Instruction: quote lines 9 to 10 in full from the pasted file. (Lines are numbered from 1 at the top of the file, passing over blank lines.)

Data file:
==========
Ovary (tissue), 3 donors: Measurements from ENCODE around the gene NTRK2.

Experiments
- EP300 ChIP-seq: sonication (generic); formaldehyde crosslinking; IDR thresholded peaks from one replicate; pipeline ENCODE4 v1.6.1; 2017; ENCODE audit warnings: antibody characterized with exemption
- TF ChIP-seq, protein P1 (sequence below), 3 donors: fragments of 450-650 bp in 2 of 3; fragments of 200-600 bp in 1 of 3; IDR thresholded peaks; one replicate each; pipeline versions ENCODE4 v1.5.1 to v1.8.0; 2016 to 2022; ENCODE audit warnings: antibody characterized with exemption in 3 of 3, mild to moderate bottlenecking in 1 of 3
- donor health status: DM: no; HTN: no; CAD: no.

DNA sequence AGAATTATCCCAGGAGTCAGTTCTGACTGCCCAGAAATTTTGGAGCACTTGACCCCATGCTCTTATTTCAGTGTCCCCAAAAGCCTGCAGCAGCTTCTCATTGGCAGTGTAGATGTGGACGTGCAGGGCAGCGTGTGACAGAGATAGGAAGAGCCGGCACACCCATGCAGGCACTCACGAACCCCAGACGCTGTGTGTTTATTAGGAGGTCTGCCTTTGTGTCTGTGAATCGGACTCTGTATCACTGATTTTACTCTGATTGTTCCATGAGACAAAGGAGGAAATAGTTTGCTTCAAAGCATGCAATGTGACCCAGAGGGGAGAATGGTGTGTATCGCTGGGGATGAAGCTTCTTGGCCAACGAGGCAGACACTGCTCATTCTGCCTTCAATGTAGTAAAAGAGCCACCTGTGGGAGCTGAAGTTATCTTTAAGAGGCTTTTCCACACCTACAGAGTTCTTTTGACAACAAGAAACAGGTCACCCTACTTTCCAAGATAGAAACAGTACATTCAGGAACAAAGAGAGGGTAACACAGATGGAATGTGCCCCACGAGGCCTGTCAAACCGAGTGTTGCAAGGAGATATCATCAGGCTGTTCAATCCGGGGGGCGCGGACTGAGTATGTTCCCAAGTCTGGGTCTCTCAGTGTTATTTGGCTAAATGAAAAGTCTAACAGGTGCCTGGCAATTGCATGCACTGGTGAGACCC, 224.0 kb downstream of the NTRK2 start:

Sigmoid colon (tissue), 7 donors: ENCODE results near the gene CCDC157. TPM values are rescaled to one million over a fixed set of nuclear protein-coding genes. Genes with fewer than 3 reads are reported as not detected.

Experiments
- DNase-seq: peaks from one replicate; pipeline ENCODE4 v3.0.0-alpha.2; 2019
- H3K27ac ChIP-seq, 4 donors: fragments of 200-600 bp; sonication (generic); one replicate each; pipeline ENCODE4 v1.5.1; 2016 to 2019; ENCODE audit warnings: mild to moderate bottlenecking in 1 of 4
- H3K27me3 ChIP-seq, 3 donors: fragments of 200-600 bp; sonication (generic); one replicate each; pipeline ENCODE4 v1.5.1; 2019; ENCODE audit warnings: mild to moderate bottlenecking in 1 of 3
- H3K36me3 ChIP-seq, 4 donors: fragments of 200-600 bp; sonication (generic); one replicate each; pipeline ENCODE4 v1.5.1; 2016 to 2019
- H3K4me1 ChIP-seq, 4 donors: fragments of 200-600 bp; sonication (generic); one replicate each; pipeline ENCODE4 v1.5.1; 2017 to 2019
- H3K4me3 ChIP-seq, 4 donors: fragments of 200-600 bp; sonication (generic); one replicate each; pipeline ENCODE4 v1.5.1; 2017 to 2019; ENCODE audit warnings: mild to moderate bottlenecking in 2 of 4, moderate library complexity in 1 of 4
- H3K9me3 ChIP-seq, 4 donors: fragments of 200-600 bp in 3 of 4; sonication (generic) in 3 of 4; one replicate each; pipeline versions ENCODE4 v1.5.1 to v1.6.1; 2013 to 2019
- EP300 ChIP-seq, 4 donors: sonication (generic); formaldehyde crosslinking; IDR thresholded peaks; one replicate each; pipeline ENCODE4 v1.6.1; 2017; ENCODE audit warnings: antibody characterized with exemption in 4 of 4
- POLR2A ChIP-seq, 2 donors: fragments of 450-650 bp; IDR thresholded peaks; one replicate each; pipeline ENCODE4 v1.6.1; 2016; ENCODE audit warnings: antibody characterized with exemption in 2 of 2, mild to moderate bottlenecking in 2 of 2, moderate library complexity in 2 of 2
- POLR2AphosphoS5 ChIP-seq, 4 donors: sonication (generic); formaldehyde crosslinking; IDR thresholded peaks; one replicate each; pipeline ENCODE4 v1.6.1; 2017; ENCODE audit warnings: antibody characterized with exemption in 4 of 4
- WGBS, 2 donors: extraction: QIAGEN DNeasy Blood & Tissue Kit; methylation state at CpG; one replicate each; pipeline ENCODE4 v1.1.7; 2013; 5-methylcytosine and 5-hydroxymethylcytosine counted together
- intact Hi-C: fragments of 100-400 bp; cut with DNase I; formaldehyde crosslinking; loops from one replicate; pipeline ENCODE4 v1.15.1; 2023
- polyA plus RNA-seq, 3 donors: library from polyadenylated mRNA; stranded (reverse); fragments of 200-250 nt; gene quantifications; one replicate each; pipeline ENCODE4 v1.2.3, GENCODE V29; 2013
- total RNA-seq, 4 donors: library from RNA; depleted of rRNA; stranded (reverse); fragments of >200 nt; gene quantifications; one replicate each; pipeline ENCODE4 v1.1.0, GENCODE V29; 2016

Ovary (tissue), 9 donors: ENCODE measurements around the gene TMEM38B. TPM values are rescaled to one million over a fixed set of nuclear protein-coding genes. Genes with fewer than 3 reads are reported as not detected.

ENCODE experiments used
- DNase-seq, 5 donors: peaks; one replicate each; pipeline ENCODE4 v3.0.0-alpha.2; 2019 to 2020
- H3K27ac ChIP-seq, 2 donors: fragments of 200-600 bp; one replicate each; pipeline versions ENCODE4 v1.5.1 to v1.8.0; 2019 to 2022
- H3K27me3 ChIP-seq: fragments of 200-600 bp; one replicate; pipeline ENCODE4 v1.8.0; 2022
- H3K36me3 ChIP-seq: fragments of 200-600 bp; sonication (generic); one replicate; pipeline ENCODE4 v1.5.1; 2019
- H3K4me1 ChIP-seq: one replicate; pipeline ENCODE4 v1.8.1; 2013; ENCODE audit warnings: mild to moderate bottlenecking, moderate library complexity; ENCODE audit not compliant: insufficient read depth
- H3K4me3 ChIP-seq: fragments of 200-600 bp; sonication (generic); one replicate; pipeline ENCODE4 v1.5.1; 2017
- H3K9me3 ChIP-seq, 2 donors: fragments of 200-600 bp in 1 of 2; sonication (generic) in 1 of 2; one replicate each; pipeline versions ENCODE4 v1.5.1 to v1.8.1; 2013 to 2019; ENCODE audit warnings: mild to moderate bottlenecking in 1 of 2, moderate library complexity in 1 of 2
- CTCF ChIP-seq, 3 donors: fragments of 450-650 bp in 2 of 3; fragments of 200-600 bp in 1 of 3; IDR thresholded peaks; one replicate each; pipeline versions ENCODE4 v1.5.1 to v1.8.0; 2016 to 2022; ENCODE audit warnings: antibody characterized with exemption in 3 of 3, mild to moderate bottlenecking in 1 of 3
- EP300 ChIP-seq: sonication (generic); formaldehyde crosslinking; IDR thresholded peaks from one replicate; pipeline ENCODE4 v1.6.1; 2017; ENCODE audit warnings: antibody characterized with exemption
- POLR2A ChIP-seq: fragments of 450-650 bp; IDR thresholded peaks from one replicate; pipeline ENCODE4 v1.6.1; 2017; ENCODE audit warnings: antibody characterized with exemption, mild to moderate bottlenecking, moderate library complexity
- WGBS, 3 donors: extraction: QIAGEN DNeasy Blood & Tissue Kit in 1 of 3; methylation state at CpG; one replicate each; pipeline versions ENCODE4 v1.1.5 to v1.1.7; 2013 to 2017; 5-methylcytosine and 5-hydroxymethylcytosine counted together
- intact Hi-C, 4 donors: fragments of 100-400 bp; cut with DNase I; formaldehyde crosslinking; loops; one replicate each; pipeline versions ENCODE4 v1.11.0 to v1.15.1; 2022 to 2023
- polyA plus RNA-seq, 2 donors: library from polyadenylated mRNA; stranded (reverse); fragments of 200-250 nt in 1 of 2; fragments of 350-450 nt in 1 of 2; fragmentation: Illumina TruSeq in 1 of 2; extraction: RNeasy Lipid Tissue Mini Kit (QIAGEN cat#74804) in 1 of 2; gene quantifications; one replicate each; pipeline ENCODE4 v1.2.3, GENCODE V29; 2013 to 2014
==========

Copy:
- DNase-seq: peaks from one replicate; pipeline ENCODE4 v3.0.0-alpha.2; 2019
- H3K27ac ChIP-seq, 4 donors: fragments of 200-600 bp; sonication (generic); one replicate each; pipeline ENCODE4 v1.5.1; 2016 to 2019; ENCODE audit warnings: mild to moderate bottlenecking in 1 of 4